A familiar and deadly problem has returned across the United States with a vengeance. What happened in Indianapolis Thursday was only the latest in a string of gun violence incidents. They’ve grabbed headlines over the past month, alongside the continuing COVID-19 pandemic.
Tonight, many Americans may be wondering when our flags won’t be at half staff to mourn the victims of mass shootings. There have been at least 45 mass shootings in the United States, in the month since eight people were killed at Atlanta area spas. There have been at least 147 mass shootings in the US, just in 2021, according to the Gun Violence Archive.
Vice President Kamala Harris said: "Yet again, we have families in our country that are grieving the loss of their family members because of gun violence. There is no question that this violence must end, and we are thinking of the families that lost their loved ones."
CNN classifies an incident as a mass shooting if four or more people are wounded or killed not including the gunman. However anyone calculates it, there’s little doubt that America’s crisis of gun violence is as deep and disturbing now as it has ever been
Timothy Naftali, a CNN Contributor, said: "The epidemic is real. The gun violence epidemic is real. It's something we can no longer sweep under the carpet. We don't want American exceptionalism to be defined in terms of the number of Americans who die from gun violence."
That sense of urgency is shared at the White House: President Joe Biden tweeting “we can and must do more to reduce gun violence and see lives,” his press secretary hitting home the same message. Jennifer Psaki, White House Press Secretary said: "We can't afford to wait as innocent lives are taken."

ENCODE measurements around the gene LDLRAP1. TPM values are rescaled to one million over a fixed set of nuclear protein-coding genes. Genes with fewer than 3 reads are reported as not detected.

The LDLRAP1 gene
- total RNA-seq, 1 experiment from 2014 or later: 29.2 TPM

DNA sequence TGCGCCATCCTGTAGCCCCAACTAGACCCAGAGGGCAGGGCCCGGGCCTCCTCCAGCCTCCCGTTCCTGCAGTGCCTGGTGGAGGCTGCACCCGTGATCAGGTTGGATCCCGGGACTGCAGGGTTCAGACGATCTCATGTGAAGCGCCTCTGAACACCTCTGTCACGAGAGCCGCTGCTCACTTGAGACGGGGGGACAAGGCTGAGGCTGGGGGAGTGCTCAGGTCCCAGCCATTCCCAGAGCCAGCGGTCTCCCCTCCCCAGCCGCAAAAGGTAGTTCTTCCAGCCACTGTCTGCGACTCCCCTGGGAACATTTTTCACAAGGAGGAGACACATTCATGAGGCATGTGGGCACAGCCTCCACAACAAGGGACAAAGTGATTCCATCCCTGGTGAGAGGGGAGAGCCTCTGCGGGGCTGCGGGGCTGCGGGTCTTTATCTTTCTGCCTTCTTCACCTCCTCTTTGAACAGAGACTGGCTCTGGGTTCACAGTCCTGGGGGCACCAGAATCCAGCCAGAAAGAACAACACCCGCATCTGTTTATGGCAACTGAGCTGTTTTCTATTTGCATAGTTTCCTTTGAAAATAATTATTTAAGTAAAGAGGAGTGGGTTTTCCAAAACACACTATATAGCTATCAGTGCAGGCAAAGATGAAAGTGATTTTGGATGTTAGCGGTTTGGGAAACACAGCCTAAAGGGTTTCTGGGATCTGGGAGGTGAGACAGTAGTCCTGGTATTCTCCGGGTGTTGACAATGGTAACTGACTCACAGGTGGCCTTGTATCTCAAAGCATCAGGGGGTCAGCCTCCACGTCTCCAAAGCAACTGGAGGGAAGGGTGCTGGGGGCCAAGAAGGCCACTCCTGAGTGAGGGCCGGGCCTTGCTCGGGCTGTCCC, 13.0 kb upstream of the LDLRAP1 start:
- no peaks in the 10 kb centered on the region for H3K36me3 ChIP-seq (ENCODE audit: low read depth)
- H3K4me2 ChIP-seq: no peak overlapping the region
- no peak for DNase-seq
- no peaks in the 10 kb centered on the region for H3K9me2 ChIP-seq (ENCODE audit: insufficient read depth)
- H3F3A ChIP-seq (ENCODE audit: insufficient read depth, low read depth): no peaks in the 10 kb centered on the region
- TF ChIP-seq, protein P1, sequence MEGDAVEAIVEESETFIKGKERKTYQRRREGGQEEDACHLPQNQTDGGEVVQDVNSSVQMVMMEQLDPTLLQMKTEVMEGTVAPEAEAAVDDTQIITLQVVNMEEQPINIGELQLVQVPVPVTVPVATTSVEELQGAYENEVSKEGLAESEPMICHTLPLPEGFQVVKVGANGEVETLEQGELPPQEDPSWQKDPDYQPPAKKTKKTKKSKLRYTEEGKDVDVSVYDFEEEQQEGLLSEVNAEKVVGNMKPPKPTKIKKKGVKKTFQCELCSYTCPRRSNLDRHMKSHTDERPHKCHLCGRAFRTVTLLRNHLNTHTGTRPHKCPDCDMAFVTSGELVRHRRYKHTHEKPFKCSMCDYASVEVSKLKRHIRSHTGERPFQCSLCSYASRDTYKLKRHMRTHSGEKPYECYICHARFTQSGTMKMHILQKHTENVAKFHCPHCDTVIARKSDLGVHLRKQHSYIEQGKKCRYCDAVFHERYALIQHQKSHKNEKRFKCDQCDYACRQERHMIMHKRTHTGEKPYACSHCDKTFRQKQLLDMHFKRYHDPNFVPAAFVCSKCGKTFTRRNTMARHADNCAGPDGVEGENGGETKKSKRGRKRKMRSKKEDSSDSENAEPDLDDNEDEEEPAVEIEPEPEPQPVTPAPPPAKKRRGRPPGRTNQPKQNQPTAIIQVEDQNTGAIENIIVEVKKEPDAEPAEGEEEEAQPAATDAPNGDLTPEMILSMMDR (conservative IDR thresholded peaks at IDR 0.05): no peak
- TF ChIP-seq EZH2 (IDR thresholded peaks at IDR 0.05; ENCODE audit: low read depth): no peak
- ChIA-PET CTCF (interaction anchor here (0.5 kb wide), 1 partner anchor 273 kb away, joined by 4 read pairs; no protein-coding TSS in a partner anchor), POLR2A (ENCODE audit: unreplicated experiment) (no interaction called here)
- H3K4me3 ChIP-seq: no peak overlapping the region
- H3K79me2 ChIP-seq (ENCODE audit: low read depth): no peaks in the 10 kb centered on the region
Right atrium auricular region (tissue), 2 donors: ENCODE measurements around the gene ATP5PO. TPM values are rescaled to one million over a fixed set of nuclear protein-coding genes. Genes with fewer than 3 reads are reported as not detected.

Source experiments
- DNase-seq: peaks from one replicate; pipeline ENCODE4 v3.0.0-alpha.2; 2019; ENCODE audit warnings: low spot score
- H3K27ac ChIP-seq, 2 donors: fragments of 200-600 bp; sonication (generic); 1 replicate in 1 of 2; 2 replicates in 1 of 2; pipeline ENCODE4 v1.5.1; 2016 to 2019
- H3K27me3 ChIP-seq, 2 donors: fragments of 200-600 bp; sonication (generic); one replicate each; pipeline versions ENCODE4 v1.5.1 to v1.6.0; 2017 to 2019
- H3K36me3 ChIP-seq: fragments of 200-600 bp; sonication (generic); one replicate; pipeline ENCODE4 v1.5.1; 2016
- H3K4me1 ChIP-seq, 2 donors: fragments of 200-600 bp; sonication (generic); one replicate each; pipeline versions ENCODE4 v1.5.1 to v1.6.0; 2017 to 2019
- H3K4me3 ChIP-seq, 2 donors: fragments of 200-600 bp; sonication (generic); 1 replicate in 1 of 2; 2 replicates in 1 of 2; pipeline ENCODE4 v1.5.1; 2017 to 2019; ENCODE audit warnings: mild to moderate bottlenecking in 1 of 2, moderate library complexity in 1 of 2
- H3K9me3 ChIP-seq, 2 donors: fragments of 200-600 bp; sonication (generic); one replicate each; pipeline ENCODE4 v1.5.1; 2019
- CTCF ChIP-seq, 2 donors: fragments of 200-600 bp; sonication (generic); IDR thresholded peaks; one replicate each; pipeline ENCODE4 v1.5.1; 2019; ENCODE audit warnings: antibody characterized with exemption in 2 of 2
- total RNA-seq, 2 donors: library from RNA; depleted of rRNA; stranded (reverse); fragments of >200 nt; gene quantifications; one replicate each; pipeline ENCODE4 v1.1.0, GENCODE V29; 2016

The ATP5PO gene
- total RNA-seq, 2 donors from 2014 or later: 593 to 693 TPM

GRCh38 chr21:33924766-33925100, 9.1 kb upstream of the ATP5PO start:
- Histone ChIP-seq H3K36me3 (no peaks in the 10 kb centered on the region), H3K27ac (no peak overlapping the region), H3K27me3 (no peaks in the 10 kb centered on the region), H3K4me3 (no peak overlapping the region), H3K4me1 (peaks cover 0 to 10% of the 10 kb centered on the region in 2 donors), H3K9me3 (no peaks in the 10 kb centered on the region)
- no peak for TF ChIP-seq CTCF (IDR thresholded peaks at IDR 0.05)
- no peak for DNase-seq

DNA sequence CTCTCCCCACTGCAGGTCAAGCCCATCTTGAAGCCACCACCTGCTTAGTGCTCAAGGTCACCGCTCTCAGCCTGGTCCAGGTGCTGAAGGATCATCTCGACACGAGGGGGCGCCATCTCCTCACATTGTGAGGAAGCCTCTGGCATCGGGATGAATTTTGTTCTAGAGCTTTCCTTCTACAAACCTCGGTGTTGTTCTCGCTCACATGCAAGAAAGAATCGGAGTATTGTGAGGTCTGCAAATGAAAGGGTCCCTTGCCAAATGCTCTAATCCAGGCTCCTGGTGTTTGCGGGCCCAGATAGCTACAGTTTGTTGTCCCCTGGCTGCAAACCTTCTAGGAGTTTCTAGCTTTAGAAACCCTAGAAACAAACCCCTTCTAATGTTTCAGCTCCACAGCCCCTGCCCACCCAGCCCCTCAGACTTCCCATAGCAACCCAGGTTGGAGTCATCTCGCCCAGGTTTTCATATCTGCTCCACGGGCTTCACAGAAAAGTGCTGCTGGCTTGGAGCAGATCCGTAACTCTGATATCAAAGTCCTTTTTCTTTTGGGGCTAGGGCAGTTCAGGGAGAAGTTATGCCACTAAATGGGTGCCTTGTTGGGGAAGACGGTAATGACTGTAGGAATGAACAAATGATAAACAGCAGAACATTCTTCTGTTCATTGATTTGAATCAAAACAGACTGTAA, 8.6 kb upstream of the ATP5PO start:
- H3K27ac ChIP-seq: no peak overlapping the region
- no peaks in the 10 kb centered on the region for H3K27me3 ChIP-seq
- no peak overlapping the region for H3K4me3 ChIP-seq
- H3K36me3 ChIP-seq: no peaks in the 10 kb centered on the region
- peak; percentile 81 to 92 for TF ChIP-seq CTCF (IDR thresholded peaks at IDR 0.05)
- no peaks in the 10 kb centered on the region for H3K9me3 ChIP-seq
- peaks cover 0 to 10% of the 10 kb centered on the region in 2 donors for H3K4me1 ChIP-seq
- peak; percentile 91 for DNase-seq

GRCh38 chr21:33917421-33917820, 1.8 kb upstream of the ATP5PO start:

But America struggled with this crisis long before 2021. The Indianapolis shooting, leaving eight people dead, came the day before the 14th anniversary of the shootings at Virginia Tech University - when 32 victims were killed.
We’ve experienced mass shootings in Orlando in 2016, where the death toll climbed near 50 and in Las Vegas the following year, where 60 were gunned down. Analysts say it's come to define how the rest of the world looks at America.
Naftali said: "An American is far more likely to be the victim of gun violence than a Canadian, a Japanese citizen, a British citizen. Our allies are perplexed and worried about the fact that we can't seem to have a national conversation about the epidemic of gun violence in our country."
At least not a conversation that doesn’t devolve into a political battle between gun control advocates and Second Amendment supporters. In the meantime, one forensic psychiatrist says, Americans getting more and more desensitized to mass gun violence.
Dr. Lise Van Susteren, a forensic psychiatrist, said: "The body naturally responds from the horror and shock, to try to protect ourselves by increasingly becoming numb. And so now we are looking at what's happening around us -- and for us it's almost becoming normal."
Earlier this month, President Biden announced a series of executive actions aimed at taking the first of limited steps at curbing gun violence.